South Africa needs to tackle patriarchy if it wants to combat woman and child abuse, deputy president Cyril Ramaphosa said on Sunday, calling it "one of the most devastating social crises of our young democracy", The Star reported on Monday.
#NOTINMYNAME Ramaphosa: too often when kids are abused we call family meetings instead of reporting a crime. It must change now. HM— EWN Reporter (@ewnreporter) July 30, 2017
Ramaphosa was speaking at the launch of the National Campaign against Women and Children at the Rhema Bible Church in Johannesburg on Sunday.
He said patriarchy was a human construction, which was amplified through social media.
"It is implied in the social and economic arrangement of society, where men occupy most positions of authority and responsibility, earn more and receive greater social recognition. Therefore, if we are to end violence against women and children, we need to confront patriarchy in all its forms and manifestations," Ramaphosa reportedly said.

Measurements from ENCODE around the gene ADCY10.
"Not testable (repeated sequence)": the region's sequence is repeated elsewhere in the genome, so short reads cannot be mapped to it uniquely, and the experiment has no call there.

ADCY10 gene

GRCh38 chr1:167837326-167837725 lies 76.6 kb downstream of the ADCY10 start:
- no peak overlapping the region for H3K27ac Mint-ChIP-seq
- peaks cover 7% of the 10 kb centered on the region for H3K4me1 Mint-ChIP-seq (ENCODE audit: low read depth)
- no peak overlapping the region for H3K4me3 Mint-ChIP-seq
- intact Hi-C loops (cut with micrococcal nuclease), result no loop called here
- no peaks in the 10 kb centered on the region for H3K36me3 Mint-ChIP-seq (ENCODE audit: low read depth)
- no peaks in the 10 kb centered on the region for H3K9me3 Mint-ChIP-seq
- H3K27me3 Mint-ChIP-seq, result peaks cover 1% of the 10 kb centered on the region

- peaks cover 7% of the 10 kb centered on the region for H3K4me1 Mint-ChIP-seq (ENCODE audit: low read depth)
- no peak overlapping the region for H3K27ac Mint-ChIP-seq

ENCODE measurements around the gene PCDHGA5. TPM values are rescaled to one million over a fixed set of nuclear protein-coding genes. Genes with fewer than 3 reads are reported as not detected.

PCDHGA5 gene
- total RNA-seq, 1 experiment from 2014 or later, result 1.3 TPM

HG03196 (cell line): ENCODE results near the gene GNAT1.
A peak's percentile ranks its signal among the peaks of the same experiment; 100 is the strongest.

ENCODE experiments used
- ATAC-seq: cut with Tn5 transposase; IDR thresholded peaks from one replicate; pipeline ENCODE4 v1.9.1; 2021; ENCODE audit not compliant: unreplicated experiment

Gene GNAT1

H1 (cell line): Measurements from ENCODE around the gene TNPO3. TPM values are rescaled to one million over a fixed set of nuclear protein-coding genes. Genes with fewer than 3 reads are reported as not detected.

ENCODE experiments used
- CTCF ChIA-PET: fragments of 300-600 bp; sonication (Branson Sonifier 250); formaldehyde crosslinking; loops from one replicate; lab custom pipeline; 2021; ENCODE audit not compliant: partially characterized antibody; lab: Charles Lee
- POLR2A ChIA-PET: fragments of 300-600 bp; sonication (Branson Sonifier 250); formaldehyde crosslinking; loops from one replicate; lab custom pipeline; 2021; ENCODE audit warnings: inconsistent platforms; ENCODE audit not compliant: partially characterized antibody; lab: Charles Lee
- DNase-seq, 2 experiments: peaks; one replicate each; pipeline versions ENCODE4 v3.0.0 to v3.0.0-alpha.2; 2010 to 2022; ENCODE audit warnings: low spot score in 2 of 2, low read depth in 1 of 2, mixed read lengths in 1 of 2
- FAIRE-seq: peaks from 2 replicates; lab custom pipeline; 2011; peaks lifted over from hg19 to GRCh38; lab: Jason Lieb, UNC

He also called on people to report instances of gender-based violence to the police, Eyewitness News reported on Sunday.
Ramaphosa said in some cases, families preferred to have private meetings instead of going to the police when abuse occurred, for cultural reasons. He said this must stop.
Ramaphosa also condemned "blesser" culture, saying that so-called blessers enticed young women and often infected them with HIV. He said young women needed to reclaim their lives and their bodies.
#NOTINMYNAME Ramaphosa blaming blessers for the high HIV infection rate among women aged 18 and 25. He says "Down with blessers". HM— EWN Reporter (@ewnreporter) July 30, 2017